Linked by Thom Holwerda on Wed 13th Feb 2013 13:21 UTC
Opera Software De kogel is door de kerk: as we already talked about earlier, Opera is going to switch to the WebKit engine, leaving its own Presto rendering engine behind. We didn't yet know if they would the switch only on mobile or on the desktop as well, and they cleared that up too: both mobile and desktop Opera Browsers will switch to the WebKit rendering engine.
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Member since:

Unless they fork it, they can only extend the project in ways that are beneficial to the community in general, and their submissions will have to be approved.

There is a lot of good that comes from participating in a large, free project like WebKit, but it isn't all roses. There is also a lot of uncertainty and loss of control that comes with it.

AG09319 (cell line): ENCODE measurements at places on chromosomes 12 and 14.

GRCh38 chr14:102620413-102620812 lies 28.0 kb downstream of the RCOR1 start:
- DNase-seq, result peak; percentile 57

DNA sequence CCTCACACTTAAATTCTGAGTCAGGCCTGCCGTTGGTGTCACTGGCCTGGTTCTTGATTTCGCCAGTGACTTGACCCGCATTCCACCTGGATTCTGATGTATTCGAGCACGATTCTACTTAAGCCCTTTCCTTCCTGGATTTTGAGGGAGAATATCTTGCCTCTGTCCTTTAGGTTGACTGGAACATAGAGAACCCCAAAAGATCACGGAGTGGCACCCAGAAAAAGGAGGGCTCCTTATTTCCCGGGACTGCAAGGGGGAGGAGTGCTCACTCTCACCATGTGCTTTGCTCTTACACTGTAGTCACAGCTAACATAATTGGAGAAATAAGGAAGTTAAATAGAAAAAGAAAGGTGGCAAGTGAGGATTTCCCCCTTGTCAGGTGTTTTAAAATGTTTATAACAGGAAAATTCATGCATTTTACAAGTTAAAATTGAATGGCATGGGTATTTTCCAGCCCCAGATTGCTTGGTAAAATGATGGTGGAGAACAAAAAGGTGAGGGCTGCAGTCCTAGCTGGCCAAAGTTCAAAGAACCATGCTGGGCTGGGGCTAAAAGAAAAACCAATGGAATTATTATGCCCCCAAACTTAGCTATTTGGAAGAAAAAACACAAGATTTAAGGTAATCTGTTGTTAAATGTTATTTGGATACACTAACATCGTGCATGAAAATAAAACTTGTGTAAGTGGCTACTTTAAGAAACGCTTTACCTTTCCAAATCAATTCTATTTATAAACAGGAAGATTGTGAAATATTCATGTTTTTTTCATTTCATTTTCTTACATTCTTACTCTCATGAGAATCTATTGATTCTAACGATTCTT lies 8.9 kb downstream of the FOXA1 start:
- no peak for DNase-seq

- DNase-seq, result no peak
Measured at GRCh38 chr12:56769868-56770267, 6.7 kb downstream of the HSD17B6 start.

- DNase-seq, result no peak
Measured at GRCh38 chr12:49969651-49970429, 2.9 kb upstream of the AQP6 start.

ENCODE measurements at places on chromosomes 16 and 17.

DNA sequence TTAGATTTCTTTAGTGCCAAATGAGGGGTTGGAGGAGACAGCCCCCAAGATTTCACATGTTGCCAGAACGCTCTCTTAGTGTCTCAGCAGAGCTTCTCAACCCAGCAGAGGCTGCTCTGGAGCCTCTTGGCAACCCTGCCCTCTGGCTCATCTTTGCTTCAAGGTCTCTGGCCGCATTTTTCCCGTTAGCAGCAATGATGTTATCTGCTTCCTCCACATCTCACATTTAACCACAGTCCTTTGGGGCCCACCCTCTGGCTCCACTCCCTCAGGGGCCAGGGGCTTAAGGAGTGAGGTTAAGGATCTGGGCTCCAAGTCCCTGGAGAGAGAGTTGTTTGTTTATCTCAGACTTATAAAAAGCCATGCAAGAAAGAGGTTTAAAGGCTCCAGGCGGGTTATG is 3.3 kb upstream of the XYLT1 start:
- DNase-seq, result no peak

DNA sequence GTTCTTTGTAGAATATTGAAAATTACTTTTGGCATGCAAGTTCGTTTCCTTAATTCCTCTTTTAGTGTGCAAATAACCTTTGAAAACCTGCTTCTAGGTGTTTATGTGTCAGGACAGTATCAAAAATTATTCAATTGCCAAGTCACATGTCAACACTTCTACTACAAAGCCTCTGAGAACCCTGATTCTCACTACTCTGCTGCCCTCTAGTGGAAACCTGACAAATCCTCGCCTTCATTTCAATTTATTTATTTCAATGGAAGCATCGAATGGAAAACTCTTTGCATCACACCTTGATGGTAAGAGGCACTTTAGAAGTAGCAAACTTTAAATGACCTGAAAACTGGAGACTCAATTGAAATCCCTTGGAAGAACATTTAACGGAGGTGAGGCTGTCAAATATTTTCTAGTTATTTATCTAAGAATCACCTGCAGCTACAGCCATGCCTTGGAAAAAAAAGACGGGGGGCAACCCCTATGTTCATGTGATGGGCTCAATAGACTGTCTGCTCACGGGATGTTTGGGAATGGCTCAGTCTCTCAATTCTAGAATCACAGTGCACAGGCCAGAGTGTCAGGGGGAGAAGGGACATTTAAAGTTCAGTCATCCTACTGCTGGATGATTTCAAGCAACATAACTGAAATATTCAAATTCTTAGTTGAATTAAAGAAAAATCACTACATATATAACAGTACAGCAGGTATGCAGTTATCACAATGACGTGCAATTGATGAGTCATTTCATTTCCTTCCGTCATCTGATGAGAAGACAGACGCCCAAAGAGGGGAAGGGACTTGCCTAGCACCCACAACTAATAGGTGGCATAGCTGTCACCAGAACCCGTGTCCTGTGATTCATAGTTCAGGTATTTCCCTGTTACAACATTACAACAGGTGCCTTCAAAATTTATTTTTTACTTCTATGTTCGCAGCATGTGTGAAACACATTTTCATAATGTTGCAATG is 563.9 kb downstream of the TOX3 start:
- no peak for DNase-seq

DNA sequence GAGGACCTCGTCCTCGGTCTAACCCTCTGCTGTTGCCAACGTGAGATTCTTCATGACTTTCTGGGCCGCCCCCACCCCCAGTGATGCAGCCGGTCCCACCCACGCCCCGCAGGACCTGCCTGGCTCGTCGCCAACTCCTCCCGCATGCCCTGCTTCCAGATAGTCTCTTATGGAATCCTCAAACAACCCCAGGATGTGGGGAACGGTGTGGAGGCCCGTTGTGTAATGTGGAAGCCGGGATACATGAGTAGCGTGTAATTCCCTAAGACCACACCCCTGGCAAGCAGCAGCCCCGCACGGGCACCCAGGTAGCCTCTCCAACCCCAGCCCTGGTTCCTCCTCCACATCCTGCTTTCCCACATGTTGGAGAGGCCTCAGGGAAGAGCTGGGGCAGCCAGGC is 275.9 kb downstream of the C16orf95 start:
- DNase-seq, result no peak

If you can't see how that works, I'm not really sure how else to convey it. The closest analogy is that it is like renting your house instead of owning it. You can paint the walls (if you get permission), but you can't remodel the kitchen.

Reply Parent Score: 3

cdude Member since:

They can own the house but need to open it so others see how they improved and can take over changes they find useful.

Just like with Linux distributors WebKit distributors have a release-branch for there version and full control. They can put patches on top, can maintain, do changes without anybody preventing them. More own patches not upstream means higher maintainence sovits in there interest to get patches upstream.

No WebKit-vendor builds its webkit based browser out of trunk. All have branches and maintain them and patches on top not in trunk or not yet in trunk.

Reply Parent Score: 2